Shuttle Flight Delays Complicate European ISS Plans
European Space Agency astronaut Thomas Reiter.
Credit: ESA/J-L.Atteleyn.

The European Space Agency (ESA) is hoping to minimize the impact NASA's decision to delay its next shuttle flight will have on the organization's plans for the International Space Station (ISS).

ESA is banking on NASA's launch of its STS-121 shuttle mission--delayed from September to no earlier than March 2006--to deliver Thomas Reiter on a six-month-long mission to the ISS, the longest stay of its kind for an ESA astronaut.

Before STS-121's delay, Reiter was slated to spend much of his ISS increment with the crew of Expedition 12, commanded by NASA astronaut Bill McArthur with cosmonaut Valery Tokarev serving as flight engineer. They are set to launch on Sept. 30. Reiter's arrival on-station will bring the ISS back to its three-person complement for the first time since the 2003 Columbia disaster.

"Our plans at the present for Thomas Reiter are still to launch him on [STS-121] and to return him on [STS-116]," said Alan Thirkettle, ESA's Head of Development for the Directorate of Human Spaceflight, in an e-mail interview. "The resolution of the [external tank] problems has to first be achieved and a firm launch date established before any plans can be cast in concrete."

NASA engineers are still working to solve an external tank foam shedding problem detected during Discovery's STS-114 flight. That work will likely prompt repairs or modifications to shuttle external tanks, NASA associate administrator for space operations Bill Gerstenmaier said last week.

Meanwhile, ISS officials are developing plans to complete construction on the space station - which relies on NASA shuttles to deliver large components - before the U.S. space agency retires its three remaining orbiters in 2010.

"Our planning is to use the shuttle fleet...to essentially complete the assembly of the space station in the years that we have remaining," NASA chief Michael Griffin told reporters last week.

ISS astronaut shuffle

While Expedition 12's McArthur and Tokarev hoped Reiter would greet them at the ISS - a September launch would have placed him onboard before the station astronauts arrived - the ESA astronaut will likely spend most of his time with their Expedition 13 successors.

"If we're targeting March [for the shuttle launch], he would arrive onboard just before Expedition 13," said Kylie Clem, a NASA spokesperson at the agency's Johnson Space Center (JSC), adding that Reiter would spend a few weeks with the Expedition 12 astronauts before the end of their increment.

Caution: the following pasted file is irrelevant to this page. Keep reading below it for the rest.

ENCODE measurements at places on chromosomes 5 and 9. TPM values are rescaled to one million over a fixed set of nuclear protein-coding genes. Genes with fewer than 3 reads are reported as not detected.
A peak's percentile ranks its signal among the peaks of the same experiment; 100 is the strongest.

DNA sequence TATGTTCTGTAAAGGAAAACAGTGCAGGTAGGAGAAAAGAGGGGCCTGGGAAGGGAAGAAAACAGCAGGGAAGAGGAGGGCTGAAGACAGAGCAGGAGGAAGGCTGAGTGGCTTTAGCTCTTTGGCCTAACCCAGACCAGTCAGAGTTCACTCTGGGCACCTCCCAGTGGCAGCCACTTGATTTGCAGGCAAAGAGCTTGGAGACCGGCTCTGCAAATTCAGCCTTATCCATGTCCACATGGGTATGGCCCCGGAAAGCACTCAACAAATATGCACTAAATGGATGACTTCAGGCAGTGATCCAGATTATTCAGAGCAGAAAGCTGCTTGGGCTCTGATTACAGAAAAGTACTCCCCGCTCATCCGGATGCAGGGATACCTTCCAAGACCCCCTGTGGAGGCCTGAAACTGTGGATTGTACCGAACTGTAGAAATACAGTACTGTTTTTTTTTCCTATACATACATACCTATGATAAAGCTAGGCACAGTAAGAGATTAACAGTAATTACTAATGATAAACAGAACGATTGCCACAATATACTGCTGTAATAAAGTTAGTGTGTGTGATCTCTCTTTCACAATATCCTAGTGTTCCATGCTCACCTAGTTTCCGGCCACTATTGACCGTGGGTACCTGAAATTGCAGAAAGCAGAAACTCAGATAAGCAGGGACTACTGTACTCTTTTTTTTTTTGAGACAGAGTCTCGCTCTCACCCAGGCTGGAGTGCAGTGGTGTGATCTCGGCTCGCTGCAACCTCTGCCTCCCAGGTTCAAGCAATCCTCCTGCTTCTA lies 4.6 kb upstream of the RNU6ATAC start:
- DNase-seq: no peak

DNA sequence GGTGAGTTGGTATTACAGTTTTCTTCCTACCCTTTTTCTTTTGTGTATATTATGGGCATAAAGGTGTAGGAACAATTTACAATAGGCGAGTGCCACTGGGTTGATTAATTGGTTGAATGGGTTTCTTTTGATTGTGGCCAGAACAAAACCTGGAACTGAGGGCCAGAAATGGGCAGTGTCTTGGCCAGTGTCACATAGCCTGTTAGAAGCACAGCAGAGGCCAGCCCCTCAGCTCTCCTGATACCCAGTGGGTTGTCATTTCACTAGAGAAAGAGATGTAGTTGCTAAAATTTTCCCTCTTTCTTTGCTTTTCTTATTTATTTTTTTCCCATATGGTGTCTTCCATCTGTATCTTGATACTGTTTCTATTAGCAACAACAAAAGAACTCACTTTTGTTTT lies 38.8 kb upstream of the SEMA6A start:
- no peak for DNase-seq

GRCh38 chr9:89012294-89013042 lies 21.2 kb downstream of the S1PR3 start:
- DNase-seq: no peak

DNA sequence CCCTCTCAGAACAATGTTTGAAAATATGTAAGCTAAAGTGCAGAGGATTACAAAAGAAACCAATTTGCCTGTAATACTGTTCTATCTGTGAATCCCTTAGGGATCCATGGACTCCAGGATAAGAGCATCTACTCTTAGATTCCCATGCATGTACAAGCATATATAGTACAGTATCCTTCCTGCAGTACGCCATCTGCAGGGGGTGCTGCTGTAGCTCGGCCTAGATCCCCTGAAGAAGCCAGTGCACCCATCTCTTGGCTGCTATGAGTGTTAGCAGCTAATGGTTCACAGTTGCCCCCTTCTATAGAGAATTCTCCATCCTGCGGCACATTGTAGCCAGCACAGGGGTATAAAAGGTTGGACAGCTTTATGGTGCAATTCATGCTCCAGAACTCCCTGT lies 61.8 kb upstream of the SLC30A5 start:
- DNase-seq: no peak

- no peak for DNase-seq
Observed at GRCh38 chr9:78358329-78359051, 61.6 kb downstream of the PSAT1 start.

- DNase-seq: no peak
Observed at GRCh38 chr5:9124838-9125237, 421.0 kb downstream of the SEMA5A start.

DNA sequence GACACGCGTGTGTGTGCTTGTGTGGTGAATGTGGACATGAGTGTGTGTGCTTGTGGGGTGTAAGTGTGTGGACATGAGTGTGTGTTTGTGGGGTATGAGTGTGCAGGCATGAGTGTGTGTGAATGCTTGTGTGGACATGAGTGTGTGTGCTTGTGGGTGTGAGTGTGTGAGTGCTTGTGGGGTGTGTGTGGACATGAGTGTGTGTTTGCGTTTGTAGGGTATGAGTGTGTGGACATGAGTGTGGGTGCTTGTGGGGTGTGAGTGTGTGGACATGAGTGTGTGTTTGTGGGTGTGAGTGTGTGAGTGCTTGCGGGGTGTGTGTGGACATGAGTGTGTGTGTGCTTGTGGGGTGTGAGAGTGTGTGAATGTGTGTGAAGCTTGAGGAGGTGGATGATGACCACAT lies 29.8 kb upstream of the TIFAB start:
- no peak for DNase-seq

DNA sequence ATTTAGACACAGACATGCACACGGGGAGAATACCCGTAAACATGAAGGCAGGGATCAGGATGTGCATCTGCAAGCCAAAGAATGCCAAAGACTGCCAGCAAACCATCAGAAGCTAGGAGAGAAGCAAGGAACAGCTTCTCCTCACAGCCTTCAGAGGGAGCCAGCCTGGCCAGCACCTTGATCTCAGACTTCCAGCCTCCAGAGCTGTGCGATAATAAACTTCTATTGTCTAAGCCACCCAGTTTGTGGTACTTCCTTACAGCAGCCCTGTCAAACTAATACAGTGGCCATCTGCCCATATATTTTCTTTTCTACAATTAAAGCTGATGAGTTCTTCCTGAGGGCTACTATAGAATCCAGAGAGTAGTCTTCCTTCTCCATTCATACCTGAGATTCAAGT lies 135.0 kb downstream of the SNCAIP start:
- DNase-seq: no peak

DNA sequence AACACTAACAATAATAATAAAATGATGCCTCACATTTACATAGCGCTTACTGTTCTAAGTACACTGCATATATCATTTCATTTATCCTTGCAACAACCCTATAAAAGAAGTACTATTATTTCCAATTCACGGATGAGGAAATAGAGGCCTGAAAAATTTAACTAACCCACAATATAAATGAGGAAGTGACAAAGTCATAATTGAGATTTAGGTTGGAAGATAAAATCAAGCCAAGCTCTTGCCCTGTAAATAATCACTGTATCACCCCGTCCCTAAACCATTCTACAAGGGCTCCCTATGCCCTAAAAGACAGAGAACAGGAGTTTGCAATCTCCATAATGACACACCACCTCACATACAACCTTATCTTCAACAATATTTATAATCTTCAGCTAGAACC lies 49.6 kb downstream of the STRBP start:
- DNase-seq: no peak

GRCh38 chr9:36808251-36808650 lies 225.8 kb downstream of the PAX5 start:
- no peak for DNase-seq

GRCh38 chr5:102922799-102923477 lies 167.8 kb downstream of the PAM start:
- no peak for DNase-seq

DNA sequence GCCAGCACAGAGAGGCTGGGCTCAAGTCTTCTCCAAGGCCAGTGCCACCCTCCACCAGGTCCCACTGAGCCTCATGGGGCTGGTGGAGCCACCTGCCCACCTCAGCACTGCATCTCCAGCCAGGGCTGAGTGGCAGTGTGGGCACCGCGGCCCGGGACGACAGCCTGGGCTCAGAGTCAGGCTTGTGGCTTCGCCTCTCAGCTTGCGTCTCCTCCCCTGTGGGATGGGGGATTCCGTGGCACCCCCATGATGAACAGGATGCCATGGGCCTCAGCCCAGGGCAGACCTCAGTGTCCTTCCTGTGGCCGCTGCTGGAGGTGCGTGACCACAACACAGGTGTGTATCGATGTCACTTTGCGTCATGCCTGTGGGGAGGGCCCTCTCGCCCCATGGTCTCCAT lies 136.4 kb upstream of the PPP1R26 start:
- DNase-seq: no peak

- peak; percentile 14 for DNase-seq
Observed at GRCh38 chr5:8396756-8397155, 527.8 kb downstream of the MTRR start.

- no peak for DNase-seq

Expedition 13 is slated to launch in the mid-March 2006, NASA officials said.

With shuttle flights grounded between the Columbia accident and Discovery's STS-114 flight, the space station relied on Russia's Soyuz and unmanned Progress spacecraft to deliver new crews and cargo.

ESA is also planning to launch its first unmanned cargo ship to the space station, the Autonomous Transfer Vehicle (ATV) Jules Verne, in 2006.

"The future of ATV as an ISS logistics carrier becomes ever more important with the possible reduction of [shuttle] flights," Thirkettle said.

Future station construction

ESA officials said they are working to at least minimize the effects of NASA's shuttle delays on their hardware contributions to the ISS.

"In principle, the launch dates for the European ISS elements will be delayed as a consequence of the delay to the next shuttle flight," Thirkettle said. "But we are in discussion with NASA to see if there are ways of mitigating these delays."

How that may be done, however, remains unclear.

ESA's major piece of ISS hardware, the billion-dollar Columbus module, cannot fly until NASA delivers Node 2 - the module's station attachment port - to the orbital laboratory during the planned STS-120, ESA officials said.

The STS-120 flight, however, must wait until after a series of missions to add new solar arrays, batters and trusses to the ISS that begin with the launch of STS-115 aboard Atlantis, according to NASA's current shuttle flight plans. Node 2's arrival would mark the completion point for U.S. components, with Columbus slated to launch three flights later.

"Our priority is for the launch of Columbus, and therefore of Node 2 to which Columbus is attached," Thirkettle said. "Then for the establishment of a 6-person permanent ISS crew, to ensure the full utilization of Columbus and thus the full scientific return on the investment we have made in the ISS program."